Opinion: Why old movies matter

Opinion: Why old movies matter

By Anthony Patstone

Recently I’ve been reading this great book about movies called 1001 Movies to See Before You Die. Naturally, being a film buff I find it utterly compelling to read. From international classics to documentaries to foreign masterpieces, including even more obscure films, this book has everything a film buff could possibly crave. And as I’m reading about movies I also realized I’m reading about history, or at the very least, an artistic expression of history. But an artistic expression of history matters nonetheless. Indeed old and new movies offer a trip through history in two ways: artistic history and cultural history, both of which make up the content of this article. Before I explain these two fundamentals though, a very brief history of film is in order.

As a former film and art history student my fascination with the evolution of moving pictures has been a part of me since my late teens. But here’s what I learned through film classes, books, and personal movie watching: how film began is unclear as moving images was something that grew gradually. While the Americans often claim Thomas Edison invented cinema due to a series of inventions that permitted the viewing of images in motion it is the French Lumière brothers who shot the first short films projected on a screen in the late 19th century with such works as L’Arroseur Arrosé and L’Arrivée d’un Train à la Ciotat.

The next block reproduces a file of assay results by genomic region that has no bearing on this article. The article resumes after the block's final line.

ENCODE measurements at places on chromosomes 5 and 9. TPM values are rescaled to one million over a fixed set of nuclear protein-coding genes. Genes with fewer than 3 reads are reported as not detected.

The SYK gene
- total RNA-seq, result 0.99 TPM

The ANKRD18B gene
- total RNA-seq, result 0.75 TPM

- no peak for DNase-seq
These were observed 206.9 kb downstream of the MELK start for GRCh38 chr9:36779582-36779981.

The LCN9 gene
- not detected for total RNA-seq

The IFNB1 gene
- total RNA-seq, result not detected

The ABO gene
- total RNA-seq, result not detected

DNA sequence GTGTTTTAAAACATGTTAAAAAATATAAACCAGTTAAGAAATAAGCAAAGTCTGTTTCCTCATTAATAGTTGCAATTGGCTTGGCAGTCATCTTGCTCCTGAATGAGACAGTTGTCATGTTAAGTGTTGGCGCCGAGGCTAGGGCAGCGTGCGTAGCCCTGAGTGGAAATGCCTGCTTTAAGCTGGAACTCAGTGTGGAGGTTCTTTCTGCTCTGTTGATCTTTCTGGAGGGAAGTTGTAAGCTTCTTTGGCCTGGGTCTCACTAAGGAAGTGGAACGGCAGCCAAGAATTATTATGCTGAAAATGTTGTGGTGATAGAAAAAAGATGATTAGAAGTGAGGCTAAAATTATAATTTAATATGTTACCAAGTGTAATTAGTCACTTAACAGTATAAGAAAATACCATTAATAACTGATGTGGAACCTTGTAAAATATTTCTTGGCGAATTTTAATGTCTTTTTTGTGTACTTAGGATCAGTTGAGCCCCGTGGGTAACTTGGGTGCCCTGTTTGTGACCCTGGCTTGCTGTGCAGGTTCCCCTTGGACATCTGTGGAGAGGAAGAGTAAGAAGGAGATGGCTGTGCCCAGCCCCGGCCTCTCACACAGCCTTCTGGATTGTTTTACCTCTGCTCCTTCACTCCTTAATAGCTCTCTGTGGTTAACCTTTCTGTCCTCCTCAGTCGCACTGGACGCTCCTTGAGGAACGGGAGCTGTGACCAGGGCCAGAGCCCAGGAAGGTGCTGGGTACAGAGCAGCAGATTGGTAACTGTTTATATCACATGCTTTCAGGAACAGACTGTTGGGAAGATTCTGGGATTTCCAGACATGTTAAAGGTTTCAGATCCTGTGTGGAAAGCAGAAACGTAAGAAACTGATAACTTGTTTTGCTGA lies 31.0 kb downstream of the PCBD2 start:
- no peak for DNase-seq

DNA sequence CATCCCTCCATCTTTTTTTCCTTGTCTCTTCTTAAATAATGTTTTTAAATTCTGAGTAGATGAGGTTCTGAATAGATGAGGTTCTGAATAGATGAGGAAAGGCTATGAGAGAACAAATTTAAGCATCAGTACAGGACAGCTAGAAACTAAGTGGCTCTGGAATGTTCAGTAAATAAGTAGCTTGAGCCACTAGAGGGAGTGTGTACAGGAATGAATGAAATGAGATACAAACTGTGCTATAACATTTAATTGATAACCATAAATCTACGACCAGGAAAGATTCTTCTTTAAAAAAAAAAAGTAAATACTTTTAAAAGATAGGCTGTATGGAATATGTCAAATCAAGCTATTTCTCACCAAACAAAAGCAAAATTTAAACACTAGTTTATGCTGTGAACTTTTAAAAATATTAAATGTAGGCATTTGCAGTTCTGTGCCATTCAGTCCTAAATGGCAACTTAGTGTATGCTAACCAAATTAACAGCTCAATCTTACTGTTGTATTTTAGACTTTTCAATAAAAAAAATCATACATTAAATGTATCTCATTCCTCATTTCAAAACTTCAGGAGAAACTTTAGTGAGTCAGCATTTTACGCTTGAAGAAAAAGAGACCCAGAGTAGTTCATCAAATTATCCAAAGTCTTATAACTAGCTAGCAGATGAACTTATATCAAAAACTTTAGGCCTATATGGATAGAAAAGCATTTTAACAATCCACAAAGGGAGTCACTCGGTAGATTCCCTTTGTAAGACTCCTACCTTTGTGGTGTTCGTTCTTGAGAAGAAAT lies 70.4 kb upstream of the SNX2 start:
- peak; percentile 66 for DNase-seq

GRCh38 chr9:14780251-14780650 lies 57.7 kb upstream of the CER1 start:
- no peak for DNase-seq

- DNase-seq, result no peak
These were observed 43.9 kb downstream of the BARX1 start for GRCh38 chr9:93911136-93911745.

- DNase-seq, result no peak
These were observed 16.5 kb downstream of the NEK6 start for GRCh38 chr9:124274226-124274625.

Whether it was Edison or the Lumières who invented cinema is not necessarily the most important thing because, cinema and moving images in general (including TV) evolved throughout history like any good form of artistic, industrial, or technological achievement. Indeed, various filmmakers and film « movements » defined and redefined cinema, such as the invention of science-fiction by the French George Melies in the early 1900’s, the German Expressionist movement of the late teens and early 20’s, the revolutionary use of editing in the Russian wave of early communist rule, the invention of sound in 1927 with The Jazz Singer, the French New Wave of the late fifties and early sixties, the American auteur revolution that began with Easy Rider in 1969, the Italian Neo-Realist pictures of the 1940’s and 50’s, the creation of the « film noir » in the US, or the « Dogma » style of the Danish in the 1990’s, to name a few. Film is a global art practiced around the world that progresses as humanity and technology congruently evolve. Though some critics debate the recent evolution of film, such as the use of CGI for visual effects, movies are still part of the human psyche despite the rise of television shows.

While current and future releases have and will continue to have value in the pantheon of film history I must make a point about old movies and why they matter, hence my title for this article.